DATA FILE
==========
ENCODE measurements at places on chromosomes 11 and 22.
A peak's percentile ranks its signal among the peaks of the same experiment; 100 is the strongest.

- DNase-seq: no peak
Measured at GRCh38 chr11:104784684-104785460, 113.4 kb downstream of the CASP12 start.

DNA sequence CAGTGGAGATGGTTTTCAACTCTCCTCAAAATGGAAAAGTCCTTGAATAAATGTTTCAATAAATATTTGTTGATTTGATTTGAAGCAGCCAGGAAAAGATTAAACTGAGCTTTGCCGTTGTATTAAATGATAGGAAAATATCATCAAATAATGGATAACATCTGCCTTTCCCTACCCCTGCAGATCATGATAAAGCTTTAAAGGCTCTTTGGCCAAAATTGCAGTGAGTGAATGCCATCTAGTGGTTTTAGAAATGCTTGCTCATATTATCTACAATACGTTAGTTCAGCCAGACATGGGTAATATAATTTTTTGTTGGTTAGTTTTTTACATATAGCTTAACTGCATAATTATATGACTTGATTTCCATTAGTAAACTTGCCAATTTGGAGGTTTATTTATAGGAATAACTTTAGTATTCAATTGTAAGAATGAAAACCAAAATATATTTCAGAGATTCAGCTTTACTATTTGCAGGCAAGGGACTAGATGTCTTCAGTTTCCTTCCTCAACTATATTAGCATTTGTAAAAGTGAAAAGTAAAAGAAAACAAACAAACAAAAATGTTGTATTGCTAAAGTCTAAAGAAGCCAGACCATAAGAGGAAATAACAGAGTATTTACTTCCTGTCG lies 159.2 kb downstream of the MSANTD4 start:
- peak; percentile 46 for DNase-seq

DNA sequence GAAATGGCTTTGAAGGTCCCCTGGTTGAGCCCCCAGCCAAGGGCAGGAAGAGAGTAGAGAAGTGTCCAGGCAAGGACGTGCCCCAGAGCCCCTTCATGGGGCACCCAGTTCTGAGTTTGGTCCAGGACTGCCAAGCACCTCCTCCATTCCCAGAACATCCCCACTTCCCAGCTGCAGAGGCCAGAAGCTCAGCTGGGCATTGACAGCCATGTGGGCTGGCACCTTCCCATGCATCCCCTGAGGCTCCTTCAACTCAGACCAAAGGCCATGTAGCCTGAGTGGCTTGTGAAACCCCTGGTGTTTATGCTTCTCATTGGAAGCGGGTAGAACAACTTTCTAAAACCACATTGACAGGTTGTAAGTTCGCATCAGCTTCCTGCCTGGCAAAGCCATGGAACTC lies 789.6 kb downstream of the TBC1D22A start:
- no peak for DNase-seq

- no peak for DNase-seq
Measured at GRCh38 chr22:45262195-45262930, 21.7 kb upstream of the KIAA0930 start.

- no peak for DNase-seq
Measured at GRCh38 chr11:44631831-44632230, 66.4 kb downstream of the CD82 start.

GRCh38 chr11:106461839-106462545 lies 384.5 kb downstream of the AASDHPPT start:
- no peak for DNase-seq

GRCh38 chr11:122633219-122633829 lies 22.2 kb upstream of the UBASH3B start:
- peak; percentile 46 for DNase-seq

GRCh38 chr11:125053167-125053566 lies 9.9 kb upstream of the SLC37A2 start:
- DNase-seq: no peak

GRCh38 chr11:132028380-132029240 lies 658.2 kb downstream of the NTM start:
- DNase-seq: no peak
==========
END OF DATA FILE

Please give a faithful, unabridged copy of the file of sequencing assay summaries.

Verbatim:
ENCODE measurements at places on chromosomes 11 and 22.
A peak's percentile ranks its signal among the peaks of the same experiment; 100 is the strongest.

- DNase-seq: no peak
Measured at GRCh38 chr11:104784684-104785460, 113.4 kb downstream of the CASP12 start.

DNA sequence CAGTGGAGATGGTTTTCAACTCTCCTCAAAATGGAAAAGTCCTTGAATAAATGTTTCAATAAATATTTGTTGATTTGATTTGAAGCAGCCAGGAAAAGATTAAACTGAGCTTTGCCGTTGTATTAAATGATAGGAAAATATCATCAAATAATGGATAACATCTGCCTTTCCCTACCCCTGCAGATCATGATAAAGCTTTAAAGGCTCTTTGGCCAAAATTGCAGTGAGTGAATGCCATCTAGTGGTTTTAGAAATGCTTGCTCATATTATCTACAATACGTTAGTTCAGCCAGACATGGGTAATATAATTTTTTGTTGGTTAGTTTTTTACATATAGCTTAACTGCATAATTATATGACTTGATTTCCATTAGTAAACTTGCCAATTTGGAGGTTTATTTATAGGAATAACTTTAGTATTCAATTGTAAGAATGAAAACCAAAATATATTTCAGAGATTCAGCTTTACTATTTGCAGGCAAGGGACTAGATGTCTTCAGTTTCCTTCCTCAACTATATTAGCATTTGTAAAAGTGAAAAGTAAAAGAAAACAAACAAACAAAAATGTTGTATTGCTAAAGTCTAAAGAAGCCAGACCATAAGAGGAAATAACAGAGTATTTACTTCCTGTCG lies 159.2 kb downstream of the MSANTD4 start:
- peak; percentile 46 for DNase-seq

DNA sequence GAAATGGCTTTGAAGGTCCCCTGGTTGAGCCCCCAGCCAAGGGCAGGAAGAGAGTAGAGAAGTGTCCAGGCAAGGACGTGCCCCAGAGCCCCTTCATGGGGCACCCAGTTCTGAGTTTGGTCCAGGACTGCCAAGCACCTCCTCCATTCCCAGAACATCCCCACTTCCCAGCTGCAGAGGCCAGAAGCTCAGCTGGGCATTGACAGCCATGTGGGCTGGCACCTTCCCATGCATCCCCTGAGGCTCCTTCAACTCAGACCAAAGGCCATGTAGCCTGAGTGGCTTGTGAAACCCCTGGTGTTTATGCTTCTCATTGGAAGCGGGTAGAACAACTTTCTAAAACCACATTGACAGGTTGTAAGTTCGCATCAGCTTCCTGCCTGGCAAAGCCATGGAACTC lies 789.6 kb downstream of the TBC1D22A start:
- no peak for DNase-seq

- no peak for DNase-seq
Measured at GRCh38 chr22:45262195-45262930, 21.7 kb upstream of the KIAA0930 start.

- no peak for DNase-seq
Measured at GRCh38 chr11:44631831-44632230, 66.4 kb downstream of the CD82 start.

GRCh38 chr11:106461839-106462545 lies 384.5 kb downstream of the AASDHPPT start:
- no peak for DNase-seq

GRCh38 chr11:122633219-122633829 lies 22.2 kb upstream of the UBASH3B start:
- peak; percentile 46 for DNase-seq

GRCh38 chr11:125053167-125053566 lies 9.9 kb upstream of the SLC37A2 start:
- DNase-seq: no peak

GRCh38 chr11:132028380-132029240 lies 658.2 kb downstream of the NTM start:
- DNase-seq: no peak